After 2010, there will be many more centres of formal decision-making. In addition to the national parliament in Naypyidaw, there will be seven regional assemblies, seven state assemblies, five self-administered ethnically-designated zones and one self-administered ethnically designated division.

The relationships between all these entities are unclear. Despite its length, Burma's new constitution is either incomplete or ambiguous on many matters. Naypyidaw will always be able to exercise its over-riding authority, but practical arrangements for interaction between the assemblies and the boundaries of their respective areas of responsibility are still to be worked out.

Similarly, it is not clear how the provincial assemblies and ethnic zones will co-exist with the country's 13 Regional Military Commanders. While due to relinquish their civil responsibilities after 7 November, these senior officers will retain considerable independence and power. 

Also, with 21 new governing bodies, there will be many more participants in the formal political process, representing a much wider range of interests. Twenty-five percent of seats at all levels are reserved for military personnel, but there is still scope for the election of a large number of genuine candidates. The bicameral national parliament, for example, has 498 popularly elected seats, with another 665 allocated to the provincial assemblies.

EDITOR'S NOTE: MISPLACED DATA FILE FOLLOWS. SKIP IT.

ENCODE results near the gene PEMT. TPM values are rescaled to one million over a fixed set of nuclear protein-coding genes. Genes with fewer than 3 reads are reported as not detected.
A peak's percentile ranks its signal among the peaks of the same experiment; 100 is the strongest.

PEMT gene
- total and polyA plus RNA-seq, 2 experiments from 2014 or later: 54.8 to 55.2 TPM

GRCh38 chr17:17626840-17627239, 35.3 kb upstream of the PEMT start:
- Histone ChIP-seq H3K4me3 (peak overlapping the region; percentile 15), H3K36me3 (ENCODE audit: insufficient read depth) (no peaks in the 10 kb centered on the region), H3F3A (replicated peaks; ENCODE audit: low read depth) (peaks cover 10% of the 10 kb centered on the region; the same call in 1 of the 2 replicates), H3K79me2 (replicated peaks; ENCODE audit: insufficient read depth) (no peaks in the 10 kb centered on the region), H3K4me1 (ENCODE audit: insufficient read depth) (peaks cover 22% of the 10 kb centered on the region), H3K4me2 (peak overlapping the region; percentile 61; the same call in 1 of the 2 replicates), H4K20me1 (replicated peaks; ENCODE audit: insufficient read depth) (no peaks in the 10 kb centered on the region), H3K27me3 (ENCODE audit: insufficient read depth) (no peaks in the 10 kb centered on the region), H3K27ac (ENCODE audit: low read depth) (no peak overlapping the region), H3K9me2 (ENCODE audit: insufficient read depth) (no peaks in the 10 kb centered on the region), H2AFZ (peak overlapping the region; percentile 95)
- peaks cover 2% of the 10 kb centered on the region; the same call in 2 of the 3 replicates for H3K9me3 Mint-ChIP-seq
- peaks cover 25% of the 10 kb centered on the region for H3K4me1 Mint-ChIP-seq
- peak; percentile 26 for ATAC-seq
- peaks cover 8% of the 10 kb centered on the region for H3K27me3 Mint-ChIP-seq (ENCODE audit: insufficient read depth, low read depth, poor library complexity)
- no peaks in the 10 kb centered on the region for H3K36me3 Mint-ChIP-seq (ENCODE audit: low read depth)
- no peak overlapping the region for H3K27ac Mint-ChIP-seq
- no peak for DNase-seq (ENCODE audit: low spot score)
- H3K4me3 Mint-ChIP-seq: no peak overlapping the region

The voting patterns of the personnel occupying the reserved seats will be managed by the government, but there will be others who could act more independently. Some former military officers and even members of the regime's own party may not be quite as pliant as everyone now imagines. Also, there are bound to be some MPs, including representatives of the ethnic communities, who will make a real effort to represent their constituents.

Bear in mind too that the armed forces will be going through a number of major changes. Regime leader Than Shwe is reportedly unwell and preparing to retire, possibly to become President, or an 'advisor' to the new government. Over the next few years, several more senior generals will pass from the scene. Also, thousands of other officers are due to 'retire', to provide a cadre of loyal 'civilian' candidates for the new national and regional assemblies.